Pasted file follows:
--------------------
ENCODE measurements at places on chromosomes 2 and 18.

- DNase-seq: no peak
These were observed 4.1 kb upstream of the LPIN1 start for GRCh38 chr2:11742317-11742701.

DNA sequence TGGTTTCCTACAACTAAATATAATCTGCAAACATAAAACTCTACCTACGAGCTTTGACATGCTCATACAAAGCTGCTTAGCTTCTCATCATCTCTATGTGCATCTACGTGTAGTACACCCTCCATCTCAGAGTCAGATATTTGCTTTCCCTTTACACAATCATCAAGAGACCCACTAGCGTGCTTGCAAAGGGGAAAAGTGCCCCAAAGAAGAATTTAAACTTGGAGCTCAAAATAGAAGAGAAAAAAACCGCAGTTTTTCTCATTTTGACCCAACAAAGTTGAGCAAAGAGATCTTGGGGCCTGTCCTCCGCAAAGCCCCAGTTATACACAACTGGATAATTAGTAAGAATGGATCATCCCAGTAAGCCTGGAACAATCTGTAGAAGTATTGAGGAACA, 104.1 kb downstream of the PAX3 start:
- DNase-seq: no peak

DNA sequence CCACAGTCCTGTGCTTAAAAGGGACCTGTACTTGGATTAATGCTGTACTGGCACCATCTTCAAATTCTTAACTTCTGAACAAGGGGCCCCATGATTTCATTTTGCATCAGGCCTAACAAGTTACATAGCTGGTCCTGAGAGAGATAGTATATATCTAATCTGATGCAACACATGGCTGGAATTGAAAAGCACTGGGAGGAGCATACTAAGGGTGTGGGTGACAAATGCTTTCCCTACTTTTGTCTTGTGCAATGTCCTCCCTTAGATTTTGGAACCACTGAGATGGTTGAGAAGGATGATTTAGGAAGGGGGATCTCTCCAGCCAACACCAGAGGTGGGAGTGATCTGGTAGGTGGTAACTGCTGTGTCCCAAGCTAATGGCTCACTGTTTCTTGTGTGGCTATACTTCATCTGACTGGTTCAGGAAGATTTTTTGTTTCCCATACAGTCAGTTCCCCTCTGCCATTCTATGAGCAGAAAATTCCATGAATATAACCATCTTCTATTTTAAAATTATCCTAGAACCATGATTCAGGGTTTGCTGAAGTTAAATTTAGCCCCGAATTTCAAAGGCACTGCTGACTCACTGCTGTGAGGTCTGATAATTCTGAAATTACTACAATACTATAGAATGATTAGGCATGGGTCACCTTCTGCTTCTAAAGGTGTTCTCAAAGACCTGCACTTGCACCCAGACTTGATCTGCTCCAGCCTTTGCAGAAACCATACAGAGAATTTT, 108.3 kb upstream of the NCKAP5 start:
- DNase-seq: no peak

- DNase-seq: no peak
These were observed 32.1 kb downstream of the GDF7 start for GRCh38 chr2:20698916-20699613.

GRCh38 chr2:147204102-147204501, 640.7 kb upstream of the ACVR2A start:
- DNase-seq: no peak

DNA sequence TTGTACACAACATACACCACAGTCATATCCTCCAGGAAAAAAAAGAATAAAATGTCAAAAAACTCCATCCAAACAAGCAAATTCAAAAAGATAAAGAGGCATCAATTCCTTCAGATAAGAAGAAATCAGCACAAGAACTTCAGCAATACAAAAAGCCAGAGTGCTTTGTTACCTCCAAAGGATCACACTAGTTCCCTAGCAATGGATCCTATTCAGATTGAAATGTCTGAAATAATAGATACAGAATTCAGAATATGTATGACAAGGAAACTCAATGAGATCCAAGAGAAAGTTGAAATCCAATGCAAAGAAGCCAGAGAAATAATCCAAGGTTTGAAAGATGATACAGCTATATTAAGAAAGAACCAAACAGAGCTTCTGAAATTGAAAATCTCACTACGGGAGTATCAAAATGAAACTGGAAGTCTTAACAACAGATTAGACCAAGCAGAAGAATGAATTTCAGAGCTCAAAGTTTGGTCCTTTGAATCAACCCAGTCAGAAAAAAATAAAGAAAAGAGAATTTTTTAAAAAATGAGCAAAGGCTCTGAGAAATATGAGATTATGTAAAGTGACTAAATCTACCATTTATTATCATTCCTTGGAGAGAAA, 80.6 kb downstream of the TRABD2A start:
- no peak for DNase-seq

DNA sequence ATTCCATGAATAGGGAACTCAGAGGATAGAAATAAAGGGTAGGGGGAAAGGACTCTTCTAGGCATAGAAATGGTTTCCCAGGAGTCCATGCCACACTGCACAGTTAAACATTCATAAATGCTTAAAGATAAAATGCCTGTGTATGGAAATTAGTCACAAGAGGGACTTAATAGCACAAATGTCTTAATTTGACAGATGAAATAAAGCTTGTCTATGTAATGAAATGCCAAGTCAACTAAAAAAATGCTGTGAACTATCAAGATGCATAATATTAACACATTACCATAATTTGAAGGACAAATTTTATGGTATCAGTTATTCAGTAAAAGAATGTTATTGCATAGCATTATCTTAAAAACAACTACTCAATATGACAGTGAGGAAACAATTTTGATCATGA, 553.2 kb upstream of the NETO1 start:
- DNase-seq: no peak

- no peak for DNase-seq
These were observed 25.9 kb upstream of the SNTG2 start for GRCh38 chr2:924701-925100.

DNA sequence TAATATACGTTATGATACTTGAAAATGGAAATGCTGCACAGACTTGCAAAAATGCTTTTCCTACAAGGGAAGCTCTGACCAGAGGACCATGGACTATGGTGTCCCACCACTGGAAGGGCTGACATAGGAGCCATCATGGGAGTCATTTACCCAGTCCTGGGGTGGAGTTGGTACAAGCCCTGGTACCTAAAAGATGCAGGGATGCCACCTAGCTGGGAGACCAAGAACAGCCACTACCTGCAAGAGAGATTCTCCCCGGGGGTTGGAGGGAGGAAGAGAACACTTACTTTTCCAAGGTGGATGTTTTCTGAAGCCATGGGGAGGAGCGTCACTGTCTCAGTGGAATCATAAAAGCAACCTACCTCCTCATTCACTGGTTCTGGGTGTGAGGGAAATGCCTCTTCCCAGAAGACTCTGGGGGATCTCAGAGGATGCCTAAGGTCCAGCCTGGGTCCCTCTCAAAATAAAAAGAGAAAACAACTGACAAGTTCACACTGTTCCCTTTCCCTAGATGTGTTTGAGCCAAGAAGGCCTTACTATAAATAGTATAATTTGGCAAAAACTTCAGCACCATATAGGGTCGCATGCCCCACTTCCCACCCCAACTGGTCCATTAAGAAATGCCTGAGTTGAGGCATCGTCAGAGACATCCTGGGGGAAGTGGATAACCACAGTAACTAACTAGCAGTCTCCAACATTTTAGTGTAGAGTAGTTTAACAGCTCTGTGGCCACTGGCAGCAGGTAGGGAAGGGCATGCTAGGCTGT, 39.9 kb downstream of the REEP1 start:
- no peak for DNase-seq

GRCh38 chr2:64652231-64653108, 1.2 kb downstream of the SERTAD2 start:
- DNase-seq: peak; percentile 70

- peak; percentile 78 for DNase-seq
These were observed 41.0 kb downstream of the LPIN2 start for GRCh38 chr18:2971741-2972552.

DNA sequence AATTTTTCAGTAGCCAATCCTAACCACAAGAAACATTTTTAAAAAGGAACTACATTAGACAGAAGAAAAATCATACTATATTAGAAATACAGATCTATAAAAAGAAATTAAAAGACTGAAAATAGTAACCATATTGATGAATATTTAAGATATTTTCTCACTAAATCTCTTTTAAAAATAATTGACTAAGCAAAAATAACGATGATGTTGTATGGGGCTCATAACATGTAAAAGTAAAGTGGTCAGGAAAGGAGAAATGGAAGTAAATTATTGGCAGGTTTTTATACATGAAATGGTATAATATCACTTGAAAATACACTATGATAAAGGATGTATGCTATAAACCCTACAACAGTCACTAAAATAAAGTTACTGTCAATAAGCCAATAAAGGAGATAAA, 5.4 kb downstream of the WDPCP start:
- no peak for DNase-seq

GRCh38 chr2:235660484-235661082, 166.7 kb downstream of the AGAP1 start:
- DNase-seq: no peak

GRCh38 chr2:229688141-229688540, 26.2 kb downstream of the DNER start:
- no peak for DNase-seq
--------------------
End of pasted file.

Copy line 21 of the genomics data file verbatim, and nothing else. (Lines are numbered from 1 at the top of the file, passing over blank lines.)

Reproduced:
- DNase-seq: peak; percentile 70